Tool’s first new album in 100 years is a disappointment.
The last time Tool released an album, Obama hadn’t even become president, smartphones didn’t exist and I’m not even sure the lightbulb had been invented. Okay, slight exaggeration there, but it’s felt like that long. Because of the long wait, expectations from fans have been high.
|Every Tool fan waiting for this album|
Although I’ve never been a huge Tool fan, I was still interested to see how this album would turn out. Lead single and title track ‘Fear Inoculum’ contained everything I enjoy in a Tool song – innovative sounds, mental drumming and a suspenseful steady build that kept it captivating for its ten-minute-plus running time. The main riff felt a little derivative by Tool standards, but otherwise it felt fresh enough.
I hoped the remaining tracks would be just as captivating – but alas, this is not the case. Unlike opener and title track ‘Fear Inoculum’, the following tracks lack that steady build. They flow and progress incredibly well, but never seem to reach a climax. As for the band’s sense of innovation, there are brief moments of fun creativity such as bluesy slide guitar of ‘Culling Voices’, as well as the drum solo over looping electronica that makes up ‘Chocolate Chip Trip’, but for the most part it feels like Tool is recycling ideas from previous albums. They continue to experiment with odd time signatures (the band are allergic to 4/4 grooves), but the guitar melodies they compose to these disjointed rhythms tend to be pretty dull – especially the three-minute moments of diet djent chugging found on several of these tracks. Even Maynard’s vocals are surprisingly uninteresting.
|Me listening to this album|
Most of the tracks are over ten minutes in length, with the exception of a couple interludes. These interludes tend to me more gripping than the lengthier tracks (aforementioned track ‘Chocolate Trip Chip’ being one of them), simply because they swap out guitars for ambient electronica. Title track ‘Fear Inoculum’ contains some of this ambient electronica towards the beginning and it did make me wonder as to why Tool didn’t try to integrate this electronica into some of the other ten-minute-plus marathon tracks rather than reserving it for the interludes. This could have been the vital ingredient to give these tracks more contrast.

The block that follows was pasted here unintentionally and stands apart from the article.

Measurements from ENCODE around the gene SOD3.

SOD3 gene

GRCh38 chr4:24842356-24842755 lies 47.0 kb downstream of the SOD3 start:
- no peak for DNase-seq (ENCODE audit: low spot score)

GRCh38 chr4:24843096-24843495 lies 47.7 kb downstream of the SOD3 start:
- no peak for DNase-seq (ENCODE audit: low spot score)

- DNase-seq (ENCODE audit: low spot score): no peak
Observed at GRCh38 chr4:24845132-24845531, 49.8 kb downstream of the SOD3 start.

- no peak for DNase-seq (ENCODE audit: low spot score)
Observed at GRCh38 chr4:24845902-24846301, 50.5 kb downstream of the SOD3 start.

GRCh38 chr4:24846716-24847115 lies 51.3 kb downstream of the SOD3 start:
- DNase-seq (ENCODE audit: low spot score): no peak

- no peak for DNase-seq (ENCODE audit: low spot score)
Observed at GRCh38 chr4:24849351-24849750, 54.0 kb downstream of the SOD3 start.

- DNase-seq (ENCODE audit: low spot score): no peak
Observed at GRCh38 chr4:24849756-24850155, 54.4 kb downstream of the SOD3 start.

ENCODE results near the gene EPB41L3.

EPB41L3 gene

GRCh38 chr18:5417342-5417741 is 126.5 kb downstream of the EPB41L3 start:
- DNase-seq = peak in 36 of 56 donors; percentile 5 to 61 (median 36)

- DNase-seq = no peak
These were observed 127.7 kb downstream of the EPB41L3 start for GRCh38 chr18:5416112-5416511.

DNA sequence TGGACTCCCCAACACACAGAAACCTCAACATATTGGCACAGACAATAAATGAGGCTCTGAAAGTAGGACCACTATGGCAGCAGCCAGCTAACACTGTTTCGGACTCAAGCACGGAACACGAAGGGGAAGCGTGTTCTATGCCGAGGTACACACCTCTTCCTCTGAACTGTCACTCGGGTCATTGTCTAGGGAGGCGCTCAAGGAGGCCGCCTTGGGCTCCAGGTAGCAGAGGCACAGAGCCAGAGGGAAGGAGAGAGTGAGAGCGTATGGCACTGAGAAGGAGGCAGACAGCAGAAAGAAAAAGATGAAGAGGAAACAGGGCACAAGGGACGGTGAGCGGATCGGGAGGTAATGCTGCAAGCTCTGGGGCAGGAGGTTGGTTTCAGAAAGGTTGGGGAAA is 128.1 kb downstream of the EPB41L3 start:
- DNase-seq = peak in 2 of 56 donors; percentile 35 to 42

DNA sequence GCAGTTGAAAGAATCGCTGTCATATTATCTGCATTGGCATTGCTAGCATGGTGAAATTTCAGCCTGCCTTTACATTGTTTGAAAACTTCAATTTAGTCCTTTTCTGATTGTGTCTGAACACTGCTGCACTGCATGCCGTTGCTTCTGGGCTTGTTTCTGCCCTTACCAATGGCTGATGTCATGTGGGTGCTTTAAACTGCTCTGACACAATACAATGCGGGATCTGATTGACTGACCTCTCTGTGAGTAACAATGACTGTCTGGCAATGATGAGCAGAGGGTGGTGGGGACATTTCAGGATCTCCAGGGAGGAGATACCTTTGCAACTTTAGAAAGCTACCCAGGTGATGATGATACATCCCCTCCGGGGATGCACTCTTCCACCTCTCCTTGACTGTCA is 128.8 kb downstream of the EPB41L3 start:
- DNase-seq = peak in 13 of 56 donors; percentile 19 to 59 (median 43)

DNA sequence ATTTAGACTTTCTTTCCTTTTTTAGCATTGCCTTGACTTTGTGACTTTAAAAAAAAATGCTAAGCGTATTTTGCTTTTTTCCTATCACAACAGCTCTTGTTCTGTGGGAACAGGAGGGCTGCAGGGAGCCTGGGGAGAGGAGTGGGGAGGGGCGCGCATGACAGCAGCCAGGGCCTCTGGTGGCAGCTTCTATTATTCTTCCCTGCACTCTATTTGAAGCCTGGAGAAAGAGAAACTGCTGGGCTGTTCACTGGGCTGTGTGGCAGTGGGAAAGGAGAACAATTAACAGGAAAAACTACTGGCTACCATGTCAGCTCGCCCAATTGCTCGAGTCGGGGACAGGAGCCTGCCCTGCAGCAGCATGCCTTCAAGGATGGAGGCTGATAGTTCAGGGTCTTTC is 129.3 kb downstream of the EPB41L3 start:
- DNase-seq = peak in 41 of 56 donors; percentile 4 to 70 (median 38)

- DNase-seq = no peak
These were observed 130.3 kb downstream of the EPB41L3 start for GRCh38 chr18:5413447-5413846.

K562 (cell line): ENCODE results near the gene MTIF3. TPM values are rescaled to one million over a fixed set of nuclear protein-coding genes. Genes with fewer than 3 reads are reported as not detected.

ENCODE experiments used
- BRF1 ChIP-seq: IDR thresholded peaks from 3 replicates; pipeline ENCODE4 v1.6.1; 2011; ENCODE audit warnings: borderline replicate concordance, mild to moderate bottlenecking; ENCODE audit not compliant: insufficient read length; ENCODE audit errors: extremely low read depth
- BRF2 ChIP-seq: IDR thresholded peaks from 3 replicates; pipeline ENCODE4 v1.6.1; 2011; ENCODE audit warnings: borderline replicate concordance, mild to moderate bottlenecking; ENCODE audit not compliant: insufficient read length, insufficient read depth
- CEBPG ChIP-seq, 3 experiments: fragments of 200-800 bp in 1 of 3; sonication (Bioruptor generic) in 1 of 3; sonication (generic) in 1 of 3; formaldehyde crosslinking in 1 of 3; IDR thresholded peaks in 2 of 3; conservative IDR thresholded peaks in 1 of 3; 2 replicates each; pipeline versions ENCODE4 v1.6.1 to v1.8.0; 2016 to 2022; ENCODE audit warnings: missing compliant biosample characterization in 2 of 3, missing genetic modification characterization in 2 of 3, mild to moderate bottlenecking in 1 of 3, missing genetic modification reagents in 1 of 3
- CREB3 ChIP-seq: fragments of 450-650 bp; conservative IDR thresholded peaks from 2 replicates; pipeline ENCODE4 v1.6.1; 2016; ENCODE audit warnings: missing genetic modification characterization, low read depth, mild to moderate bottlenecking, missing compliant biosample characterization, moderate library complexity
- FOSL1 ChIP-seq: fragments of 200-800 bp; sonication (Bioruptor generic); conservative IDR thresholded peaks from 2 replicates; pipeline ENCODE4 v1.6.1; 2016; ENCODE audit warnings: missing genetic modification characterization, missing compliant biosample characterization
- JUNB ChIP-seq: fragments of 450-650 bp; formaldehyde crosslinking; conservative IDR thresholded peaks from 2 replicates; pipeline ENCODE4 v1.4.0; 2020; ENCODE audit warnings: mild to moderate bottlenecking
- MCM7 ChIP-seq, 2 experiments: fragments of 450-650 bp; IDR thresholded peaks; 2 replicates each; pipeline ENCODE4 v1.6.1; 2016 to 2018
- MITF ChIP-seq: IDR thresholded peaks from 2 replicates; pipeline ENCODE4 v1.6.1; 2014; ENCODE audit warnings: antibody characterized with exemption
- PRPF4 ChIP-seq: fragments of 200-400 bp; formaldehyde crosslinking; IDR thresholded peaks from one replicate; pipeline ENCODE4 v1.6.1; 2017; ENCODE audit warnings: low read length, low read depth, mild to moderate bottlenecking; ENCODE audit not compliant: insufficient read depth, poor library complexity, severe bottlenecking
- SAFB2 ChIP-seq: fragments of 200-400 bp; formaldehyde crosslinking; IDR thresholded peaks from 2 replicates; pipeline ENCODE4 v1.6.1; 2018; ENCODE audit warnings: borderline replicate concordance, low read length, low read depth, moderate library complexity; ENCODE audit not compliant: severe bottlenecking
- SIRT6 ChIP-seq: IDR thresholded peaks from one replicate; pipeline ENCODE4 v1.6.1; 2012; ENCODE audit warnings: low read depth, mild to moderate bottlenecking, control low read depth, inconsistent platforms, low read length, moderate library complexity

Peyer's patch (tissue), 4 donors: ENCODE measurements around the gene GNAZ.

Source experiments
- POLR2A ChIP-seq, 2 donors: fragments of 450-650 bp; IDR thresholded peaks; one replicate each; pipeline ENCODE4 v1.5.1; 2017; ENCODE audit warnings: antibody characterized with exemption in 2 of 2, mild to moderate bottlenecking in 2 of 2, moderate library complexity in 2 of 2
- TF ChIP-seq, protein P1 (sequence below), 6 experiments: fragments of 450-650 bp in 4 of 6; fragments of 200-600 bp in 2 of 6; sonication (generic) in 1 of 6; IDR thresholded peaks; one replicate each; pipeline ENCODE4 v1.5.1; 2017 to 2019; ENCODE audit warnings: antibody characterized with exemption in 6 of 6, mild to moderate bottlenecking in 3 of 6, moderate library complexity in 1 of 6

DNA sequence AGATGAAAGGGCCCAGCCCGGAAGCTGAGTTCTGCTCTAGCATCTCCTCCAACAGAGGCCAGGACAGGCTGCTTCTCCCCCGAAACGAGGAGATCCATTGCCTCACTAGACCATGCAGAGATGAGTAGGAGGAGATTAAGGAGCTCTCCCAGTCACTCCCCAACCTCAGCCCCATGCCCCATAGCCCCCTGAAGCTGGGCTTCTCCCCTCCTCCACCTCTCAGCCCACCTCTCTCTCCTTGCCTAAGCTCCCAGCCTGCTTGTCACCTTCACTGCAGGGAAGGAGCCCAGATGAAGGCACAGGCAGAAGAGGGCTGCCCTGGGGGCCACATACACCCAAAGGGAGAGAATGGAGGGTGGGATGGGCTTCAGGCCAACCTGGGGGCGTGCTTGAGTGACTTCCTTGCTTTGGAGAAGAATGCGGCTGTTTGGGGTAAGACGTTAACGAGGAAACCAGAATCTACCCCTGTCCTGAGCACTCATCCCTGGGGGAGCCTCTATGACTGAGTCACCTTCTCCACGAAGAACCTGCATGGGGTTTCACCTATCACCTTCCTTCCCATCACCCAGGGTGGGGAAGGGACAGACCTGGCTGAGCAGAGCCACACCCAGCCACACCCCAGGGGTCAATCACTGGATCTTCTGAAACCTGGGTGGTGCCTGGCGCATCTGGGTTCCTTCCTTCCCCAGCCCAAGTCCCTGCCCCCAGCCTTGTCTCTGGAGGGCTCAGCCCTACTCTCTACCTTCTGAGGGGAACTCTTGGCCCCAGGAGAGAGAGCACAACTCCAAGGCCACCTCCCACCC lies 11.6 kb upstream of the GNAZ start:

I think tempo may be an issue too. Almost-sixteen-minute epic ‘7empest’ serves as the album’s closer (if you ignore the random interlude that comes after made up of distorted bird tweets), and it does feel slightly more engaging than the other tracks if largely for its more energetic pace. The rest of the album is slow and ambling in comparison. Were there a few more speedier moments peppered throughout, it might feel more dynamic.
All in all, it's a meandering slog of an album. Some Tool fans may enjoy meditating to it, but I can't see anyone getting Lateralus-level thrills out of this record. Let's hope that they release a more exciting album in the future (and that we don't have to wait quite as long).